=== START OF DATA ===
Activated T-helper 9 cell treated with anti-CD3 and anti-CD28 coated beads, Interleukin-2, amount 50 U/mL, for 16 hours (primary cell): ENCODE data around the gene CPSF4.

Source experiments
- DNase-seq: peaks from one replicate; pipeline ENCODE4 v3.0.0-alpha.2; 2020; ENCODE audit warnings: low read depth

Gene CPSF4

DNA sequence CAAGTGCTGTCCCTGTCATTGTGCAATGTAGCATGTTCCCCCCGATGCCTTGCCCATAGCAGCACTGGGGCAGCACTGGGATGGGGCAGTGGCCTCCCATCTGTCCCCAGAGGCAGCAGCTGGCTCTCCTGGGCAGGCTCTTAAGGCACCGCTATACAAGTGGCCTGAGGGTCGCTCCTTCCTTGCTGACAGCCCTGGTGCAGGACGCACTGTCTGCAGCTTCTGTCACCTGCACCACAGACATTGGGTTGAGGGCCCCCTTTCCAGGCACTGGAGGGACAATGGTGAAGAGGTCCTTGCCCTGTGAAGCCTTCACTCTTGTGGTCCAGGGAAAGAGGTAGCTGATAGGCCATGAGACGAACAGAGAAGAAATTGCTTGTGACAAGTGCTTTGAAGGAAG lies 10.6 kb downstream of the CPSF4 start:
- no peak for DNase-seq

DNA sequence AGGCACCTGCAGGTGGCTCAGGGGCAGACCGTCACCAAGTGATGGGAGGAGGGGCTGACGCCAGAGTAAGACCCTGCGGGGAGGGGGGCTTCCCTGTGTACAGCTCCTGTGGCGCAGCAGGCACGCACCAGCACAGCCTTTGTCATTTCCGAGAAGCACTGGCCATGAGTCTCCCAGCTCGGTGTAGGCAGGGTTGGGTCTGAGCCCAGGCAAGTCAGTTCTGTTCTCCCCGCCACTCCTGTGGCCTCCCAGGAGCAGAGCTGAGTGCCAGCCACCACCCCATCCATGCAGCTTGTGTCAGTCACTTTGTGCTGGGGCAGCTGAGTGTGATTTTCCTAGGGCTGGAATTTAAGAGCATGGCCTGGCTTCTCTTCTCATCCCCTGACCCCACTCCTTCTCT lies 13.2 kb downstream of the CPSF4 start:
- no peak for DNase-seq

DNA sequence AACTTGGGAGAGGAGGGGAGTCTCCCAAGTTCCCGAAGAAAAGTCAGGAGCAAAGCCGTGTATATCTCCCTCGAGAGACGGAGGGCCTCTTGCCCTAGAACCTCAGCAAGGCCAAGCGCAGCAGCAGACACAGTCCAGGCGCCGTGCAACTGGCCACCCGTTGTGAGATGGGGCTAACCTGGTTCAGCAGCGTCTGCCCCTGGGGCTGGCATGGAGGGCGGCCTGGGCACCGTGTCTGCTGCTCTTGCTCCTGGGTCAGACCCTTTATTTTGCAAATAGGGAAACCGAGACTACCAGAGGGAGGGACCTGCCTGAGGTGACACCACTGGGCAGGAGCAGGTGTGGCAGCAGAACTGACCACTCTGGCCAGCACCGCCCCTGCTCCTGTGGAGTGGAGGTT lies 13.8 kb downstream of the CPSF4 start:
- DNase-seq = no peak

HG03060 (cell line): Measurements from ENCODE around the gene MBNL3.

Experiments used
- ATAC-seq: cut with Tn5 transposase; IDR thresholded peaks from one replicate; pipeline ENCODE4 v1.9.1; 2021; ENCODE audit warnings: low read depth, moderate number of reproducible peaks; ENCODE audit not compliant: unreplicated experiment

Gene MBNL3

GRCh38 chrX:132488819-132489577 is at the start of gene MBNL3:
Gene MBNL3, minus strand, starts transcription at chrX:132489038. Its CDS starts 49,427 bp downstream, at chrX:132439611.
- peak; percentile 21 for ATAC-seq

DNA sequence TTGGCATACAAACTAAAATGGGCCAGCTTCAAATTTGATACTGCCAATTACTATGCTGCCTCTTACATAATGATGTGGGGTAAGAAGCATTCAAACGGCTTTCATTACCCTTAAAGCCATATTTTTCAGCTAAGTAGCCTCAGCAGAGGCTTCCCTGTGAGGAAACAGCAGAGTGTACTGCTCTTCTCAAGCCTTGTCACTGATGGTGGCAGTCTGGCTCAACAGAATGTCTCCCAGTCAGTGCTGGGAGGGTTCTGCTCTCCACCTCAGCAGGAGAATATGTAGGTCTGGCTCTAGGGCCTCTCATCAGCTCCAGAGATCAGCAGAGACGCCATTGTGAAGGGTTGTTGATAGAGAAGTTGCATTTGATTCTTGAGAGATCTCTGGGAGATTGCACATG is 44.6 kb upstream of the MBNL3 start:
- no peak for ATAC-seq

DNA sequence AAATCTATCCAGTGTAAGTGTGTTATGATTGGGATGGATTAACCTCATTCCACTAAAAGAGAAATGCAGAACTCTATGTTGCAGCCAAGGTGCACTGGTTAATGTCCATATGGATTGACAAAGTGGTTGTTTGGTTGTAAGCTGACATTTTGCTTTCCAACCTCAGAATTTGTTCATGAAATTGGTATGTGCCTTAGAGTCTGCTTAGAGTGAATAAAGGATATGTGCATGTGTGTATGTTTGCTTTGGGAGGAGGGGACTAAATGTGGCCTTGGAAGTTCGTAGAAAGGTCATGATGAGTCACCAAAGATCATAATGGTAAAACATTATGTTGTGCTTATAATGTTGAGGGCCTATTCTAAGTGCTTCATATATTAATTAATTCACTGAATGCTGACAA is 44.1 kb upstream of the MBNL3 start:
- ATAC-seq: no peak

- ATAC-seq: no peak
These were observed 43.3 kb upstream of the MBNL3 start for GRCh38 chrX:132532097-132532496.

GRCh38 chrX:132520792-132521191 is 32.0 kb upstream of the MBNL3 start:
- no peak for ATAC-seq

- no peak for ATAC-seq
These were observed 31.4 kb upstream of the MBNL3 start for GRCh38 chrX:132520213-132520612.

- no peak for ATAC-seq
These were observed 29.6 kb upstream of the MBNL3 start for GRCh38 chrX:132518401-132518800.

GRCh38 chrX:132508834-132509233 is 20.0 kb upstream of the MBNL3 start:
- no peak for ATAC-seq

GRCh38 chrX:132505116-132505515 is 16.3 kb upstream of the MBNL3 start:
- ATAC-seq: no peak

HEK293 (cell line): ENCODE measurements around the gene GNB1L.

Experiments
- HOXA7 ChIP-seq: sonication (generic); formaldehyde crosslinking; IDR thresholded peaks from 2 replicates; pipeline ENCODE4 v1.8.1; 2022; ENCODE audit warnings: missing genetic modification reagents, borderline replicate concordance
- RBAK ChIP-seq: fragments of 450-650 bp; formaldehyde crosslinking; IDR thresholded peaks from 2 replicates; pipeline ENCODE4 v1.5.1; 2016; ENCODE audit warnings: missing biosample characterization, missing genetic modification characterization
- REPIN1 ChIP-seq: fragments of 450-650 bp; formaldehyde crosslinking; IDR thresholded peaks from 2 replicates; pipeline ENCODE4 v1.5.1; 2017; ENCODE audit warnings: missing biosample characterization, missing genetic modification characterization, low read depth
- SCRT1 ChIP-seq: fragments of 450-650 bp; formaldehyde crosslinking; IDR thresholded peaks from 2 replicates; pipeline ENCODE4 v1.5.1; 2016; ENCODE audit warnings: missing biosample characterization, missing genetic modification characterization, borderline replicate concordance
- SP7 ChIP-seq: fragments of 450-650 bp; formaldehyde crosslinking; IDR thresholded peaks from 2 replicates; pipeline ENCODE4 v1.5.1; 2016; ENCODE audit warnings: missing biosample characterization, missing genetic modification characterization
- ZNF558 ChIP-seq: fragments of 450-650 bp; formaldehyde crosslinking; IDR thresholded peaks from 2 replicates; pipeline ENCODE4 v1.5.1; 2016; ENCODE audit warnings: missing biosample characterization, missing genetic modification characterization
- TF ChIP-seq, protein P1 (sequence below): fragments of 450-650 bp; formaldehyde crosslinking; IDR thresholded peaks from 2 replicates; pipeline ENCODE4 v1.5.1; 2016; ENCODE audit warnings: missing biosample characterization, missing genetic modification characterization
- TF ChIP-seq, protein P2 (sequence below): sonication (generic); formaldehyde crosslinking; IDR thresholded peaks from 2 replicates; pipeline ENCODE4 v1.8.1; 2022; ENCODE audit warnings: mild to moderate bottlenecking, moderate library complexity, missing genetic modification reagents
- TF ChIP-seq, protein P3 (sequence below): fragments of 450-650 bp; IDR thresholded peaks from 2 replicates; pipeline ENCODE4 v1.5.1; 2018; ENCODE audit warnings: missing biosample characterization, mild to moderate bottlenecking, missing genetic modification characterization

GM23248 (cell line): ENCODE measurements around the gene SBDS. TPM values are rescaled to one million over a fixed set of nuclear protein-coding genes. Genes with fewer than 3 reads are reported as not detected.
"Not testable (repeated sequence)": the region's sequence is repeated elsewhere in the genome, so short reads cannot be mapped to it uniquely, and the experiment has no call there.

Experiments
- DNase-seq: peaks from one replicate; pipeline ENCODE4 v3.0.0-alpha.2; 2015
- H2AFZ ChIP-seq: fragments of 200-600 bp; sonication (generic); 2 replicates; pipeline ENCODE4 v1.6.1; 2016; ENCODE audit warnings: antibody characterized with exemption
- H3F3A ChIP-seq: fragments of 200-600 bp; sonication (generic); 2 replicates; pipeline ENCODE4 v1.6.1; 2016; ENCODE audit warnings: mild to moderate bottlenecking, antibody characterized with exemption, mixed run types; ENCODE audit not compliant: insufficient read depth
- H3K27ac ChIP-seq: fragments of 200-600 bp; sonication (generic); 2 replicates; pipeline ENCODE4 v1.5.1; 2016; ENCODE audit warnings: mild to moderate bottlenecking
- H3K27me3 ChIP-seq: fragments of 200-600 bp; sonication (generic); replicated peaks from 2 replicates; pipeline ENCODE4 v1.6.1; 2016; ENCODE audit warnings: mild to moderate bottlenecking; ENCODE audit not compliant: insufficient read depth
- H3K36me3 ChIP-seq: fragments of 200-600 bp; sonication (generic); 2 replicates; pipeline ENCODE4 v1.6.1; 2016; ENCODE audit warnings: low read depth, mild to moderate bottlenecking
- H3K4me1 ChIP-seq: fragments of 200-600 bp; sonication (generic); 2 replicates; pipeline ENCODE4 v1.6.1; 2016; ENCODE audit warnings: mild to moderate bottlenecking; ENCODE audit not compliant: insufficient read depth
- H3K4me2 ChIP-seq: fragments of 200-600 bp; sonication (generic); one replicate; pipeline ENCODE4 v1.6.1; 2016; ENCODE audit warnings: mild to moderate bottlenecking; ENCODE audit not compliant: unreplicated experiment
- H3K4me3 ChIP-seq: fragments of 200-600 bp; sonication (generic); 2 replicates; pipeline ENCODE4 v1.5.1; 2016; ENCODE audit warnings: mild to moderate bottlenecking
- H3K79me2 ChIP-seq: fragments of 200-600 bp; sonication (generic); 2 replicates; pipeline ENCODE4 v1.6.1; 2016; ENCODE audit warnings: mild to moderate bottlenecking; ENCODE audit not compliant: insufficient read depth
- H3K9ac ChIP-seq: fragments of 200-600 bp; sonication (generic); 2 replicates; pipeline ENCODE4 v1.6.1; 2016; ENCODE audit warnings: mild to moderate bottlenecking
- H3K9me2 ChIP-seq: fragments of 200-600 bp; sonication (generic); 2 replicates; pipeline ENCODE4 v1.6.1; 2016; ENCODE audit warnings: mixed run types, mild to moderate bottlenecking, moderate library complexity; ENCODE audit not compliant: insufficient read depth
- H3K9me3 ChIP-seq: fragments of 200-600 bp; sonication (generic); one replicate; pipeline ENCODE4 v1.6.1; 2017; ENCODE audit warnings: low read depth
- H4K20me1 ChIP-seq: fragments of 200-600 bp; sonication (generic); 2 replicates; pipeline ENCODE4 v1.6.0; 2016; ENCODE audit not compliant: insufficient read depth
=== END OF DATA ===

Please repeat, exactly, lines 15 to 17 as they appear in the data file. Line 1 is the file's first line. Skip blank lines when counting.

GRCh38 chrX:132488819-132489577 is at the start of gene MBNL3:
Gene MBNL3, minus strand, starts transcription at chrX:132489038. Its CDS starts 49,427 bp downstream, at chrX:132439611.
- peak; percentile 21 for ATAC-seq